Bully With a Righteous Cause

by | Mar 25, 2021

There is something that happens to us when we stick up for others. It’s easy to grant ourselves license to do things that are out of character if we’re defending someone or something we care about. If a stranger insults me in public, I won’t react. I’m not built that way. I won’t even remember that it happened a short time later. But if a stranger insults my wife, the situation would be quite different. Those concerned about racial justice rightly understand themselves to be advocating for the downtrodden. That is the godliest of instincts and what God’s people should do (Proverbs 31:9; Micah 6:8). But there is a danger. We who think of ourselves as advocates for the downtrodden can become wrecking balls. We can become like the oppressors that we are working against. We can become bullies ourselves, even with a righteous cause.

Does evil need to be opposed? Yes (Isaiah 5:20). But is it possible to contend with evil and be corrupted by it? Also and all too commonly, yes (Romans 12:21; Galatians 6:1).

Scripture shows us a better way. A harder way, but a better one. The Lord Jesus tells us to “love your enemies and pray for those who persecute you” (Matthew 5:44). We are commanded to love. Christians are called to love everyone from our enemies to other Christians (John 13:35). Sometimes it’s hardest to love fellow Christians who feel like enemies because of the harsh attitude and tone they have adopted, and we too easily fall into responding in kind.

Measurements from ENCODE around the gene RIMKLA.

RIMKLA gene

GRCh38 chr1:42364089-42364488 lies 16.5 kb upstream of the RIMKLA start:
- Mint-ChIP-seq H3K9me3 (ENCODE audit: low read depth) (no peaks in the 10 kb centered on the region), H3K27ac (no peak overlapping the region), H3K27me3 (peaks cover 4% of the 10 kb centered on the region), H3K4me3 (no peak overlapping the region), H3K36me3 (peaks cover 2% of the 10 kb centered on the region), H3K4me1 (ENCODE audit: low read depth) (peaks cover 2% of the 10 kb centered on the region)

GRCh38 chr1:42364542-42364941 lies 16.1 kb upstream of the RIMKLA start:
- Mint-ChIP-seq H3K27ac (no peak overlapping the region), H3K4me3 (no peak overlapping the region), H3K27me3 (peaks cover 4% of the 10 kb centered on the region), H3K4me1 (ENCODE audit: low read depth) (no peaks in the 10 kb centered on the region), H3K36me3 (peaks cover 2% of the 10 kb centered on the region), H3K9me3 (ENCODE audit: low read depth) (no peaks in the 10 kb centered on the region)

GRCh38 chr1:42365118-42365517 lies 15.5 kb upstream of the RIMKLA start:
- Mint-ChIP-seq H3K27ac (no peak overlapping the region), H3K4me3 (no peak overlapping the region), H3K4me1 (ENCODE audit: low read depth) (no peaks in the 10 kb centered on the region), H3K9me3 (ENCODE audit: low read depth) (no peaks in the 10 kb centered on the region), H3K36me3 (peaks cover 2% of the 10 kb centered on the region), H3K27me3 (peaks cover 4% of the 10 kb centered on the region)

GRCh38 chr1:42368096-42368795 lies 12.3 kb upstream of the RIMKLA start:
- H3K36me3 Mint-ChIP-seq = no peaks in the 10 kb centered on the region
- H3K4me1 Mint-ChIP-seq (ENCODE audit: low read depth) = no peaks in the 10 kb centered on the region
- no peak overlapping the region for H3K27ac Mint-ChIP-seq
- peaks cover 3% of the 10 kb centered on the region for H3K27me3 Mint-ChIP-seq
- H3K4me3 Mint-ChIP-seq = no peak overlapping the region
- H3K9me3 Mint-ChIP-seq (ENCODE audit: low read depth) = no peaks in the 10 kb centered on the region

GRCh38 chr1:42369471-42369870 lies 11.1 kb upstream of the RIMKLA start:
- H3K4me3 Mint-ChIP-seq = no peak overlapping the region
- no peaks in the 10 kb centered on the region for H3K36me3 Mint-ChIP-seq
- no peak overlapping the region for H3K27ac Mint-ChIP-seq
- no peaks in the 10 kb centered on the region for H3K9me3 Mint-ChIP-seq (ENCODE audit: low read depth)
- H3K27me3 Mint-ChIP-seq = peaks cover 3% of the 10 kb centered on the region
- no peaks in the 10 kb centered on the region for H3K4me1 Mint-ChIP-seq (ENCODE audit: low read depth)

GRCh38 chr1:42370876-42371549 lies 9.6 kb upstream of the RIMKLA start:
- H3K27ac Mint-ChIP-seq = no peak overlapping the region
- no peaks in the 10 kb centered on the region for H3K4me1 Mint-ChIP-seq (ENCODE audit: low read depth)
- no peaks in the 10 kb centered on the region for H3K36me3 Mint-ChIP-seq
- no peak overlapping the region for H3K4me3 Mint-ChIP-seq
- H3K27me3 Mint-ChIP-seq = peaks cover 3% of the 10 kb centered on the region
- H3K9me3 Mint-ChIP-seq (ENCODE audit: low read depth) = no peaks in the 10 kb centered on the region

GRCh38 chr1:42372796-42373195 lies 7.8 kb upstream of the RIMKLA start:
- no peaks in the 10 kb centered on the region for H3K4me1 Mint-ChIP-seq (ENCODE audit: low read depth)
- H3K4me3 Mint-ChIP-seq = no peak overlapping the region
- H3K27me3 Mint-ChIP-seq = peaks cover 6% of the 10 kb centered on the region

“But wait! Jesus cleared the Temple with a whip! He called the Pharisees names! He wasn’t some passive doormat,” comes the objection.

Using the example of Jesus in these matters to justify unkindness is poor Bible-reading. It mistakes our role and God’s. While Christians are called to love those who oppose us, God promises to judge and avenge (Romans 12:19). Christians are able to show kindness and love in the face of evil precisely because we trust God to judge evil.

We must also be suspicious of our own anger. When the Lord Jesus experienced anger, he was not compromised by a sinful nature. You and I are. Our motives are always mixed. Scripture is full of warnings to be wary of anger rather than to be guided by it (James 1:20, Ephesians 4:26, Proverbs 29:11).

Back to those advocating for racial justice. We must remember that the righteousness of our cause does not justify unrighteousness in our tone or methods. We must not allow a lack of love shown toward us or those we love to push us to engage in similar wicked behavior. We can only do this with the help of God’s Spirit, so we must regularly ask for help. May it never be said of us that we were bullies with a righteous cause.

 


Prayer Requests:

  1. Pray that God would help you not return evil for evil.
  2. Pray that Christians would more clearly show the fruit of the Spirit in our interactions with each other.
  3. Pray that God uses the kindness of Christians as a witness to a watching world.

 

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Author

  • Austin Suter

    Austin is the executive director and editor for U?WP. He is a husband, father and seminary student at RTS Charlotte. Austin is a member at Iron City Church in Birmingham, AL. @amsuter

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